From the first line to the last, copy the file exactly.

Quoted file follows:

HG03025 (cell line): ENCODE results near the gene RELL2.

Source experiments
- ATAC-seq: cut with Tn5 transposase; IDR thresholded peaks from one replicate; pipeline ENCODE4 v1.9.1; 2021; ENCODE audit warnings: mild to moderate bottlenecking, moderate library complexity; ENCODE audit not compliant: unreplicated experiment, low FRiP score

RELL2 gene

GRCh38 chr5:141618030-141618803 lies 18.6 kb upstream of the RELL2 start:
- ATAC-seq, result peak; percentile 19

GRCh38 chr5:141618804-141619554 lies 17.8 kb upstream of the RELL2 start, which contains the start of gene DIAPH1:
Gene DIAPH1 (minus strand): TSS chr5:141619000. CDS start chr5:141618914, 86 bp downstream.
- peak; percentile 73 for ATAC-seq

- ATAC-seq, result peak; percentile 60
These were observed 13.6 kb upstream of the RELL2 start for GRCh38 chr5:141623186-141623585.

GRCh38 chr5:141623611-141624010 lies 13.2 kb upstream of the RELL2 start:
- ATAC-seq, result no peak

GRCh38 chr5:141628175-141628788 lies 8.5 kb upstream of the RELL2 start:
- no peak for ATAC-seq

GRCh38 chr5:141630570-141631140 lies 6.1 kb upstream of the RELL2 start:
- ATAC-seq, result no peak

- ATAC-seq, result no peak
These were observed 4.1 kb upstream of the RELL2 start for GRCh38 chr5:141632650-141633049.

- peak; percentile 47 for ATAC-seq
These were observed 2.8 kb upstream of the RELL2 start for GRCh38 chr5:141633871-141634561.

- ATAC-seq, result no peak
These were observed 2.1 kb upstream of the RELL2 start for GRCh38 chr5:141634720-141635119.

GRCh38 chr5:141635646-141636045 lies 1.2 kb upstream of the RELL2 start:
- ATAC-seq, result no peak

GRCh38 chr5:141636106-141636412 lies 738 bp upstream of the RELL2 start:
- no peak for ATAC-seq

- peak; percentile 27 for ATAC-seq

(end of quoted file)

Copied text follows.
HG03025 (cell line): ENCODE results near the gene RELL2.

Source experiments
- ATAC-seq: cut with Tn5 transposase; IDR thresholded peaks from one replicate; pipeline ENCODE4 v1.9.1; 2021; ENCODE audit warnings: mild to moderate bottlenecking, moderate library complexity; ENCODE audit not compliant: unreplicated experiment, low FRiP score

RELL2 gene

GRCh38 chr5:141618030-141618803 lies 18.6 kb upstream of the RELL2 start:
- ATAC-seq, result peak; percentile 19

GRCh38 chr5:141618804-141619554 lies 17.8 kb upstream of the RELL2 start, which contains the start of gene DIAPH1:
Gene DIAPH1 (minus strand): TSS chr5:141619000. CDS start chr5:141618914, 86 bp downstream.
- peak; percentile 73 for ATAC-seq

- ATAC-seq, result peak; percentile 60
These were observed 13.6 kb upstream of the RELL2 start for GRCh38 chr5:141623186-141623585.

GRCh38 chr5:141623611-141624010 lies 13.2 kb upstream of the RELL2 start:
- ATAC-seq, result no peak

GRCh38 chr5:141628175-141628788 lies 8.5 kb upstream of the RELL2 start:
- no peak for ATAC-seq

GRCh38 chr5:141630570-141631140 lies 6.1 kb upstream of the RELL2 start:
- ATAC-seq, result no peak

- ATAC-seq, result no peak
These were observed 4.1 kb upstream of the RELL2 start for GRCh38 chr5:141632650-141633049.

- peak; percentile 47 for ATAC-seq
These were observed 2.8 kb upstream of the RELL2 start for GRCh38 chr5:141633871-141634561.

- ATAC-seq, result no peak
These were observed 2.1 kb upstream of the RELL2 start for GRCh38 chr5:141634720-141635119.

GRCh38 chr5:141635646-141636045 lies 1.2 kb upstream of the RELL2 start:
- ATAC-seq, result no peak

GRCh38 chr5:141636106-141636412 lies 738 bp upstream of the RELL2 start:
- no peak for ATAC-seq

- peak; percentile 27 for ATAC-seq